Now, I want you to go the r/Ufos subreddit, and click on almost any of the top threads and you will see people theorycrafting and speculating wildly, affirming and adding to each others beliefs, sometimes seemingly in real time. Several times, I have seen someone vaguely referencing a specific "hypothesis" (again, used here in the most generous sense) regarding the nature of the aliens or their crafts, their motivations for being here or the motivations and methods of the shadowy human government agencies that suppresses all this knowledge, and someone commenting "huh, never heard that, what do you mean?", and then being served an explanation (often supported with a link to an article or video) and then upon seeing these claims for the first time ever instantly buying the whole thing and starting to make their own guesses from those claims with the same confidence as the people that told them in the first place, mere hours or even minutes ago.

It's really depressing to see that kind of instant belief in the most outlandish claims, without any concerns whatsover for feasibility or whether they are coherent with the other previous UFO beliefs that same person also espouses and compare that to how suspicious they are of skeptics and debunking. It's a really strange mix of openmindedness to the fantasical and distrust of, really, things grounded in basic reality that makes me want to scream at them, but I know that would just be extremely contraproductive (and probably get me banned). But I can't help but recognize myself in them, since after all, I know how this thought process works: I did it a lot myself, back when I was a kid who had some beliefs in the paranormal. The difference is that I was a child and they are (purportedly) adults.

I realized that "I want to believe" is a valid viewpoint to have (I mean, who wouldn't love for FTL travel to somehow be possible without breaking causality, bigfoot actually existing, or there being an afterlife where there is no suffering and everything is awesome all of the time?) but in the absence of evidence it should not be your default assumption that the more fantastical or outlandish explanation of an event or phenomenon must be the true one because you want it to be. That is only setting yourself up for a lifetime of being disappointed as well as a perpetual mark for huxters, grifters and pranksters.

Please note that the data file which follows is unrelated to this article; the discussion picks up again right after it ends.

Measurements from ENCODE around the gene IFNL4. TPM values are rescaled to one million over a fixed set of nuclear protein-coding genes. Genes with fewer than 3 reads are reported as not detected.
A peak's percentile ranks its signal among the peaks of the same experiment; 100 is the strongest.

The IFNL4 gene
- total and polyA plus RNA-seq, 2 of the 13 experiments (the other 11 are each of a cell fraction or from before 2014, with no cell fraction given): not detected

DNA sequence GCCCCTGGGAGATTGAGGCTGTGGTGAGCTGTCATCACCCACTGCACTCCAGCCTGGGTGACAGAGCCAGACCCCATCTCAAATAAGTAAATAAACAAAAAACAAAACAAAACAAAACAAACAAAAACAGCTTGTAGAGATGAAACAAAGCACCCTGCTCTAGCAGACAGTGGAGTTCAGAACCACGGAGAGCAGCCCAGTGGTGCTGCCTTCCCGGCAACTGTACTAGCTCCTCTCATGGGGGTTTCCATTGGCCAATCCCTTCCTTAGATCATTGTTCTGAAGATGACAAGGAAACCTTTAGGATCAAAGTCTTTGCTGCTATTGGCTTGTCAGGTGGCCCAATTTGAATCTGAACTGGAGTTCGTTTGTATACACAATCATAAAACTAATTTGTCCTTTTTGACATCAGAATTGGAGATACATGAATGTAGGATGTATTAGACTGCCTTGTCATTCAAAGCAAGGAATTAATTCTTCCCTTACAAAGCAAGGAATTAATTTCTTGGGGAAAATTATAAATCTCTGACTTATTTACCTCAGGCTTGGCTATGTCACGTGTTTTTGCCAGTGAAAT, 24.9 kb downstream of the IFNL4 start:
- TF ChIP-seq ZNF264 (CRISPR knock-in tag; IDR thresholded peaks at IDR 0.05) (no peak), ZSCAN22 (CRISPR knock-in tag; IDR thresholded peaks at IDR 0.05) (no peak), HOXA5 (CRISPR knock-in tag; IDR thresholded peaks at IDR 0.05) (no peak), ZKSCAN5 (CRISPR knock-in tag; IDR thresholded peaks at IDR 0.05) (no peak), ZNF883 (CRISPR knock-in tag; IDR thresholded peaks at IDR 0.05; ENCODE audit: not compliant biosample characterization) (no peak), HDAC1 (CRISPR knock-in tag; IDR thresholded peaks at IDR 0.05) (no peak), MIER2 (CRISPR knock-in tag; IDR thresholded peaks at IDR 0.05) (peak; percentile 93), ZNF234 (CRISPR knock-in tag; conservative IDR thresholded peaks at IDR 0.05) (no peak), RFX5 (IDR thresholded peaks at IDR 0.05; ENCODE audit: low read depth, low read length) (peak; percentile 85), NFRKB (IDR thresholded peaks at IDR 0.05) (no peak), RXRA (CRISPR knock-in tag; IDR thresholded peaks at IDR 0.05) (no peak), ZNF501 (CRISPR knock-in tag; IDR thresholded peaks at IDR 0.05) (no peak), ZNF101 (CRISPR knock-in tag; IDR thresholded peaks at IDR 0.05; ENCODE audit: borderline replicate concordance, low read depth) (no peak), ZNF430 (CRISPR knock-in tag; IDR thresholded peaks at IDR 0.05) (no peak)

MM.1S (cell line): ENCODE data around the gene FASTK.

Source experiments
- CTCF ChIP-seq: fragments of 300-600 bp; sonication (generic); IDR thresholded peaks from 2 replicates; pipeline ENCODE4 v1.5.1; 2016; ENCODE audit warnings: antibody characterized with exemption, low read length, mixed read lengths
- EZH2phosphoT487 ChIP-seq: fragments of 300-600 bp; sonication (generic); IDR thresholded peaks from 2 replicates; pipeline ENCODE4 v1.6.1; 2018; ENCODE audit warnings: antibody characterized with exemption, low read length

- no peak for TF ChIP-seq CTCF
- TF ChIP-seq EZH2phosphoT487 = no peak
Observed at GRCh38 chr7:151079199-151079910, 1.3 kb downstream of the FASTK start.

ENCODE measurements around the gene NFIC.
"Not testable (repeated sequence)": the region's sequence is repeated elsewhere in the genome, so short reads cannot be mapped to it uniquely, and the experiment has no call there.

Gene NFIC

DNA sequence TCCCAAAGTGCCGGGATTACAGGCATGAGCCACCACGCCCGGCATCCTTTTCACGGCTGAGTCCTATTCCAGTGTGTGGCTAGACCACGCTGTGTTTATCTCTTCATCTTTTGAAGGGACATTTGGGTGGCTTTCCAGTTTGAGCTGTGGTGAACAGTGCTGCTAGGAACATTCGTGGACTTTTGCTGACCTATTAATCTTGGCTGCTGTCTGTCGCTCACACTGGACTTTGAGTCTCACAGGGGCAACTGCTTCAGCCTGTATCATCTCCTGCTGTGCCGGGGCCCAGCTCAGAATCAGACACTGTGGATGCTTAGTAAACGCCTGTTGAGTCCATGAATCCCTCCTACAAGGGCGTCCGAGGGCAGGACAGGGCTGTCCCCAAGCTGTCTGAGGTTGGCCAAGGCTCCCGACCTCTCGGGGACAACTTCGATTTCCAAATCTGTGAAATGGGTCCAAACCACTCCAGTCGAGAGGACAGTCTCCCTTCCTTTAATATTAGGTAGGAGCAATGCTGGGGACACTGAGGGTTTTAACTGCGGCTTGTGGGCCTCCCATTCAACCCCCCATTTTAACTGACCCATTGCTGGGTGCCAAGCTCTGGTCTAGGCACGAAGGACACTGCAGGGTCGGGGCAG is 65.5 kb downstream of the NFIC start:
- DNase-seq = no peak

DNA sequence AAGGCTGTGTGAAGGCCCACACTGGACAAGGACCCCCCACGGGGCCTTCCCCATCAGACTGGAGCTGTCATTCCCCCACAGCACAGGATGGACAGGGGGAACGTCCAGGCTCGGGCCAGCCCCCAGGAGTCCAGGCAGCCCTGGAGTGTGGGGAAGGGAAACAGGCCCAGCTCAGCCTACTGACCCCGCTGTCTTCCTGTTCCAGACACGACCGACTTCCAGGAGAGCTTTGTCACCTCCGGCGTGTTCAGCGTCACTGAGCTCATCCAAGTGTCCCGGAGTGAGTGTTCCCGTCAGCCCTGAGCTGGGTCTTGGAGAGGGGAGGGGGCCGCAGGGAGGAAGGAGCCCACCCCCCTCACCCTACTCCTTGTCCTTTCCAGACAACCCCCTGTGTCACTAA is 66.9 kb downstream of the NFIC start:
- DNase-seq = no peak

But to circle back to my childhood: I know, firsthand, how strong these kind of beliefs can be, and the memories they can create. I can only imagine what would have happened if the teachers, instead of humoring them a little while obviously understanding the whole time that it was all nonsense (but hell, it kept the kids occupied and there seemed to be no actual harm done, I guess), they had called for some paranormal "troll expert" to come and interview us. I guess we were lucky in that the belief in the existance of trolls is way less common (or accepted for that matter) than belief in aliens (first I put "NHI" here, but since a troll would also fall under that category I had to change it), because I have no doubt that if it were the other way around, there would be "troll chasers" from different TV shows putting up night-vision cameras there to this day, and the number of us children who, in their mind, honestly "remembered" seeing the troll would be a lot more than just the original hoaxters.

Even though I wasn't one of those who claimed to see the troll, and I know it never existed, I can still picture more or less exactly how it looked, moved and sounded, to this day, probably based on the depiction of The Ancestor in the 1973 Moomin Valley Christmas Calendar show, which I found very frightening when I saw a rerun of it as a small kid.
 
I have no doubt that if it were the other way around, there would be "troll chasers" from different TV shows putting up night-vision cameras there to this day
That reminds me that there is a very funny 2010 Norwegian film called Troll Hunter - a kind of mock documentary in the tradition of Blair Witch Project. Speaking from memory, there is a nice moment where the actual Norwegian Prime Minister casually mentions in a (spoof) news conference that some activities in the Norwegian mountains are difficult 'because of, you know, the trolls'. More details of the film are in IMDb here:

https://www.imdb.com/title/tt1740707/

There is also a Netflix TV series called Troll Hunters, but it doesn't seem to be connected.
 
Of course, they had just made the whole thing up to start with, but with imagination running wild, we found possible tracks and other various clues and started coming up with hypotheses (used here in the most generous sense possible) about the creature(s) and their biology, history, motivations etc.
See also https://www.metabunk.org/threads/a-game-designer’s-analysis-of-qanon.11509/ .
External Quote:
Apophenia is : “the tendency to perceive a connection or meaningful pattern between unrelated or random things (such as objects or ideas)”
 
That reminds me that there is a very funny 2010 Norwegian film called Troll Hunter - a kind of mock documentary in the tradition of Blair Witch Project. Speaking from memory, there is a nice moment where the actual Norwegian Prime Minister casually mentions in a (spoof) news conference that some activities in the Norwegian mountains are difficult 'because of, you know, the trolls'. More details of the film are in IMDb here:

https://www.imdb.com/title/tt1740707/

There is also a Netflix TV series called Troll Hunters, but it doesn't seem to be connected.
2010?
Which came first, /Troll Hunter/, or /Rare Exports/?
https://www.imdb.com/title/tt1401143/
External Quote:
In the depths of the Korvatunturi mountains, 486 meters deep, lies the closest ever guarded secret of Christmas. The time has come to dig it up. This Christmas everyone will believe in Santa Claus.
Metacritic says the Finnish one's better :)